Secondly, establishment of BLT plantations in marginal lands can generate much needed fuel without entering into a ‘food vs fuel' argument. This process also contributes to re-greening of the land that has been cleared and degraded land over the past 200 years.

On one hand, BLT biodiesel reduces greenhouse gas emission; on the other, it sequesters carbon and captures nutrients via tree growth, and fruit and timber production. The continuous use of its fruits for biofuel production will help facilitate carbon recycling.

As a result, establishment of BLT plantations for biofuel production can contribute to Australia achieving a ‘net zero emission’ target. This could also help protect Great Barrier Reef from nutrient contamination.

An assessment of the resources used in the urban and semiurban areas of Australia reveal the following: These regions produce huge quantities of wastewater and organic waste. The city and shire councils will also have waste land (landfills, low lying areas) which are not suitable for housing.

In addition, there are extensive areas of road and rail verges. These areas may be used to grow BLT and other potential biodiesel crops. These crops can be irrigated with city wastewater, and they can also be fertilised with the compost obtained from the city waste.

Under these circumstances, BLT stands out as the pioneering species for biofuel production. In return, the BLT can provide feedstock for biofuel production, and this feedstock could be used to fuel city vehicles to reduce air pollution in the city.

Since there are many benefits of establishing BLT plantations on marginal soils, the process of establishing plantations and generating biofuel could commence immediately. However, one should realise that this process will take more than five years to generate income.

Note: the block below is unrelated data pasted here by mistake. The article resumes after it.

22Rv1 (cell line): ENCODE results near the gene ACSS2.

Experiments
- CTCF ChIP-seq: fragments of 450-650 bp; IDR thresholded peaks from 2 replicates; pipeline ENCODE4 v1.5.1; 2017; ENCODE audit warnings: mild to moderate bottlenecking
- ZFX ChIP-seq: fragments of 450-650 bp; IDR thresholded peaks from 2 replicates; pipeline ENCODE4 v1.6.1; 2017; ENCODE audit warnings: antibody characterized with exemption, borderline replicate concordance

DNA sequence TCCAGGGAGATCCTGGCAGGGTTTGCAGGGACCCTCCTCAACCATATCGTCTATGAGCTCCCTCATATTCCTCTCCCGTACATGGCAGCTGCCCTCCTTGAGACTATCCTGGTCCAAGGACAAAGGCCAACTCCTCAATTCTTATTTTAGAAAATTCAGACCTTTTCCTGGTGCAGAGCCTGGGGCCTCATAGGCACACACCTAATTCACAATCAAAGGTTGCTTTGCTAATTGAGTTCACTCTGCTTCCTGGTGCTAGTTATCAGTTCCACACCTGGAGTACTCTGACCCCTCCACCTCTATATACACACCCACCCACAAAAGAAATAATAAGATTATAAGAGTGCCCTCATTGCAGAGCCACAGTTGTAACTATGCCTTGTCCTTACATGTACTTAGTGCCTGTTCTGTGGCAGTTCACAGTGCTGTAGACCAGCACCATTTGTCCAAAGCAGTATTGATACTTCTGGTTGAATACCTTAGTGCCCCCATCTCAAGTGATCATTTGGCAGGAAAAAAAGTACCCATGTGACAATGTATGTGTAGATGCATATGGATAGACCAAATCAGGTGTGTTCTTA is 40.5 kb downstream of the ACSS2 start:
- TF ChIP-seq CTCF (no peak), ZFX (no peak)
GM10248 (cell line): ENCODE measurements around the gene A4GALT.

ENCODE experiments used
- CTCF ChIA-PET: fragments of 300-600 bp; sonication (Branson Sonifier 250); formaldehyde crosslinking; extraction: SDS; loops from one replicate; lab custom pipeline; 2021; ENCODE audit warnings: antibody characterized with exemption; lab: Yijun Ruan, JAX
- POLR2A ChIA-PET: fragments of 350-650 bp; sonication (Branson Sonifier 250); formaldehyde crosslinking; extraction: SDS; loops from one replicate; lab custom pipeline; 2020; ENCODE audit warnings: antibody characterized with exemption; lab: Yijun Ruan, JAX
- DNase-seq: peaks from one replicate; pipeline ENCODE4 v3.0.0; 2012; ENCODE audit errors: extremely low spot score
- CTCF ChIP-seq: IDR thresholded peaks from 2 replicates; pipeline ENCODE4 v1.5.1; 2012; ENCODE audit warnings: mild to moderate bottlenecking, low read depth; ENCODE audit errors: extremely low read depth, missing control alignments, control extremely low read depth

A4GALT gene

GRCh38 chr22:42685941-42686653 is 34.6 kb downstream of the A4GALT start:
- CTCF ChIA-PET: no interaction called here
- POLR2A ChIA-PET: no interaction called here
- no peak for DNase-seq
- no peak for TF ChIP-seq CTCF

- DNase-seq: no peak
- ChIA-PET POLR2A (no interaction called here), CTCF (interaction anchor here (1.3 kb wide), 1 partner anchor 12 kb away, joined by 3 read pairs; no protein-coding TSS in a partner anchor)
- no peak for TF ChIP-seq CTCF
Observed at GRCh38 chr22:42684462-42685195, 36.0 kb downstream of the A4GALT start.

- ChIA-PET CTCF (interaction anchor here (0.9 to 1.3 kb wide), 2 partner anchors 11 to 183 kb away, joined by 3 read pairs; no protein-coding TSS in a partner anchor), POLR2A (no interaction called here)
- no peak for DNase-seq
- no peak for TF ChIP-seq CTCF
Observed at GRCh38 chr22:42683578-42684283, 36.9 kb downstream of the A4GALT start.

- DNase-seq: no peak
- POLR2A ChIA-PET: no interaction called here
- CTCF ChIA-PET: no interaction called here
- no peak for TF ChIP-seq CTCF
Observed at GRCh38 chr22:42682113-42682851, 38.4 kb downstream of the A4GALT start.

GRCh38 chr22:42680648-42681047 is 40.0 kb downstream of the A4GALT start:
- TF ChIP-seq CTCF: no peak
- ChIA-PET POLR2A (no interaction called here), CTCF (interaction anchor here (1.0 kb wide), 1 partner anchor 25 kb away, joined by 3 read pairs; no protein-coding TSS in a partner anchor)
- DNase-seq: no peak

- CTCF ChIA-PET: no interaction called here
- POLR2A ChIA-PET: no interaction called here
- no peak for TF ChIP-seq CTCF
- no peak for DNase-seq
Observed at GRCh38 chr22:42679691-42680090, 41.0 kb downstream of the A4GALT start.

But once commenced, the income generation process could continue for up to 500 years. As a result, the use of BLT for biofuel and timber production should be treated as the superannuation for the children and grandchildren of the person who establishes BLT plantations.

It is possible that the need for biofuel may not arise, if alternative ways of generating power (solar, wind, tide or nuclear) become cost effective. Since BLT produces hardwood timber and it can grow well on marginal soils, BLT would still prove to be beneficial under these scenarios.

BLT can produce substantial quantities of non-edible oil. If this oil is not used for biofuel production, then a suitable technology may be developed to remove the toxic component of the oil so the resulting oil could be used in human and animal consumption.

Owing to the presence of attractive foliage and profuse flowering, BLT has been used as an avenue tree in Yeppoon, Mackay, Townsville, Cairns, Cook Town and Darwin. This tree is known to help protect the cities from cyclones and tsunamis (e.g. Darwin).

The BLT can also be used as an indoor pot plant, as it thrives well in diffused light. The twigs bearing mature leaves can also be used in cut flower industry, as their vase life ranges from 6–10 weeks.

In summary, beauty leaf tree offers many benefits to the community (biofuel, medicinal value, revegetation, hydraulic barrier, carbon and nutrient sequester, indoor pot plant), in addition to providing an excellent habitat for wildlife (bats, bees, butterflies).

Therefore, BLT can be used in all walks of life ranging from the cut flower industry, as an avenue tree and land rehabilitation; to the establishment of large-scale plantations for biofuel and timber production.

Written by Nanjappa Ashwath - associate professor at the School of Medical and Applied Sciences, Institute for Future Farming Systems, Centre for Intelligent Systems, Central Queensland University, Rockhampton, QLD 4701. Email: n.ashwath@cqu.edu.au